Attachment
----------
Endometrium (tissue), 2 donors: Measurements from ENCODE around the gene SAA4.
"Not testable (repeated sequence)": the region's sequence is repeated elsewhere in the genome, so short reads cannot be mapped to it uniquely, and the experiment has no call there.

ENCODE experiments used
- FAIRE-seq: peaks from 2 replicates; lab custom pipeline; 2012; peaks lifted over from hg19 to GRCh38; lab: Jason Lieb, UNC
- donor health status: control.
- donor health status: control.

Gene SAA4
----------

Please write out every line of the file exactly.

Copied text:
Endometrium (tissue), 2 donors: Measurements from ENCODE around the gene SAA4.
"Not testable (repeated sequence)": the region's sequence is repeated elsewhere in the genome, so short reads cannot be mapped to it uniquely, and the experiment has no call there.

ENCODE experiments used
- FAIRE-seq: peaks from 2 replicates; lab custom pipeline; 2012; peaks lifted over from hg19 to GRCh38; lab: Jason Lieb, UNC
- donor health status: control.
- donor health status: control.

Gene SAA4